LAWYERS CONCERNED FOR LAWYERS
EXTERNAL CONFIDENTIALITY POLICY
reaffirmed by the LCL Board of Directors MAY 2006

 

BACKGROUND

In the early 1970’s, a number of recovering alcoholic lawyers and judges began meeting to determine what, if anything, they might do in order to help other lawyers recover from the disease of alcoholism and reduce the devastation alcohol and drugs were having on their profession.  In the beginning, they followed the example of Alcoholics Anonymous: sharing their own stories of what it had been like before recovery and what it was like afterward.  What they discovered was that a common theme emerged: the using person, family members, partners and employers had a deep fear of disclosure and distrusted everyone, especially the Office of Professional Responsibility and the Bar Association.  At that time there was an ethical requirement that all lawyers report immediately to the Office of Professional Responsibility any wrongdoing by a lawyer.

With this information as a guide, this group of lawyers and judges expressed to the Supreme Court and the Office of Professional Responsibility their findings and their desire to start an organization, not affiliated in any way with the Bar Association, the Office of Professional Responsibility or the Supreme Court.  The purpose of this organization would be to take a public stance on educating lawyers and judges about alcohol and drug addiction, assist lawyers, judges, family members, law partners, and others to overcome the stigma of addiction and get help before they died, destroyed families or law firms, or became a problem for the office of Professional Responsibility.  They also decided that, as an organization, they would make no recommendation as to any individual’s discipline or license to practice law.  The group was formed and became known as Lawyers Concerned for Lawyers (LCL).  The original purpose of LCL was to assist lawyers, their firms or families to get help for the deadly disease of alcohol and drug addiction.  The Supreme Court encouraged LCL to move forward and agreed that LCL should keep absolutely confidential any and all information discovered in the process of helping another lawyer.  This program has now been successful in Minnesota for over 30 years.  LCL has now expanded its work and is helping lawyers with other problems, including mental health issues where, again, social stigma, fear of disclosure, and inability to recognize the condition may result in a reluctance to acknowledge and address the need for help.  As a result, the need for LCL’s independence from the Office of Professional Responsibility, the Supreme Court, and the State Bar Association remains even greater than before.  Absolute confidentially and the perception of absolute confidentially is critical to the success of any future work by LCL.  We must never forget what worked and lose the opportunity to continue to help lawyers.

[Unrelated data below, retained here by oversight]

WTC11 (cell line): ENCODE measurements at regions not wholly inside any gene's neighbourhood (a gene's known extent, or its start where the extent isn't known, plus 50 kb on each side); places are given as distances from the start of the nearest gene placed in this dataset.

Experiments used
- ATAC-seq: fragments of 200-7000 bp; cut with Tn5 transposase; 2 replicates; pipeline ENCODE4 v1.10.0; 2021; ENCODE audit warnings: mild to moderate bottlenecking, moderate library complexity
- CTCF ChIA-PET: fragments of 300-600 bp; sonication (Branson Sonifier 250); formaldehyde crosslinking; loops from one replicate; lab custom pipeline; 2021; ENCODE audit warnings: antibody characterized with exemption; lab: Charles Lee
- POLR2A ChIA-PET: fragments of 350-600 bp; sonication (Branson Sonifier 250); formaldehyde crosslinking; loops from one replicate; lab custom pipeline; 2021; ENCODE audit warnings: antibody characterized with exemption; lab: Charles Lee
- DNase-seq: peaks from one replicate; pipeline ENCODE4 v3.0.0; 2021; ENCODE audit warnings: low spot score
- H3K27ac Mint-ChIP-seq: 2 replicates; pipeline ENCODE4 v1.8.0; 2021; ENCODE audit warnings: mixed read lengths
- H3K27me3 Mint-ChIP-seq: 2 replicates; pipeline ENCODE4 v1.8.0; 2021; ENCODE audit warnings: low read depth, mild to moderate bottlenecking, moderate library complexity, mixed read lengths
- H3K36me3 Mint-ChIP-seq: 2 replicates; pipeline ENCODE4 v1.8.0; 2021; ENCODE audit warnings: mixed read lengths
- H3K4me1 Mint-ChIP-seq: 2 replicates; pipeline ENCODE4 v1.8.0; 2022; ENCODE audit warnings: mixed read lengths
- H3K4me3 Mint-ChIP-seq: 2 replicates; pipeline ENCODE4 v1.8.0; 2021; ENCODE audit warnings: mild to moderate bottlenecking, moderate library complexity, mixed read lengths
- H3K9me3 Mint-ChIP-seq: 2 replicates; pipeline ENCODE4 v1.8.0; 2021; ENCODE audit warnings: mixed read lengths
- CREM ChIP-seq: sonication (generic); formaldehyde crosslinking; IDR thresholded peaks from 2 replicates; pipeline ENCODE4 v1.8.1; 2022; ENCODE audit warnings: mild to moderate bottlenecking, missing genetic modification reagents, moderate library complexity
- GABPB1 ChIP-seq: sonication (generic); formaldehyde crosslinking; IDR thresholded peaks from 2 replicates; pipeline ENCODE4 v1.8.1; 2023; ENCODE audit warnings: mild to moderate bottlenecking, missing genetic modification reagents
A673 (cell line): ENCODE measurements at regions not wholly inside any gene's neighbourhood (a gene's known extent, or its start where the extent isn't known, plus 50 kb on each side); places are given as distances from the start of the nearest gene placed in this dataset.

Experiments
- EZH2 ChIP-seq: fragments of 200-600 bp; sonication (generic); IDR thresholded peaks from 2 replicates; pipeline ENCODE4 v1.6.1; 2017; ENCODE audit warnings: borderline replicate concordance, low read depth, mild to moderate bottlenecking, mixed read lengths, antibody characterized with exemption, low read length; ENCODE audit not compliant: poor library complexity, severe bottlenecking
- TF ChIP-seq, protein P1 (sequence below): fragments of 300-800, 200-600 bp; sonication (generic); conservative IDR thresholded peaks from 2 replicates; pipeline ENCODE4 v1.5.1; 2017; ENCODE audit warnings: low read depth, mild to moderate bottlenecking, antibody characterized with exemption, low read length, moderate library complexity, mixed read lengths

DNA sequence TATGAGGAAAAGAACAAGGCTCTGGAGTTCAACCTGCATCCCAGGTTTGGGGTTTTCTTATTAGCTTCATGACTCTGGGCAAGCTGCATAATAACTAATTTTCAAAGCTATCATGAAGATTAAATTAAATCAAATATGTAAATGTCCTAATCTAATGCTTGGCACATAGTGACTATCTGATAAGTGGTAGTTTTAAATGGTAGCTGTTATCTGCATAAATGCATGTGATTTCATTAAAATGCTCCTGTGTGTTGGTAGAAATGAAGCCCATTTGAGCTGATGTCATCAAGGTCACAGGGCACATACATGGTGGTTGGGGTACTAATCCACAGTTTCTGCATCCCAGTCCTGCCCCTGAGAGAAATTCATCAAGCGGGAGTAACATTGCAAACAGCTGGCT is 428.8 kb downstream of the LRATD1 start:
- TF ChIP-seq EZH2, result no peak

POLICY

1.  This policy will govern the application and interpretation of section 8.02(a) of the corporate bylaws insofar as it applies to requests from outside parties or organizations.

2.  LCL will not provide any individually identifiable information with respect to:

a. any contacts made with LCL; or

b. any referrals or services provided by LCL.

3.  No LCL member, officer, or employee is authorized to disclose any individually identifiable information about any case on behalf of LCL.

4.  In the event that an individual who has contacted LCL desires to provide a release to the Lawyers Responsibility Board, the Board of Law Examiners, or the Board of Judicial Standards, a release must be directed to a specific individual, i.e., therapist, group leader, etc.  LCL will, upon written request of the person providing the release, forward the release to the individual to whom the release is directed.  The individual to whom the release is directed will be governed by the professional and/or legal standards applicable to him/her in determining what information may or may not be released.

5.  Nothing in this policy will prevent a member of LCL from verifying an individual’s attendance at a meeting, if requested to do so by him or her.  However, such verification is made in a personal capacity by that member and not on behalf of LCL.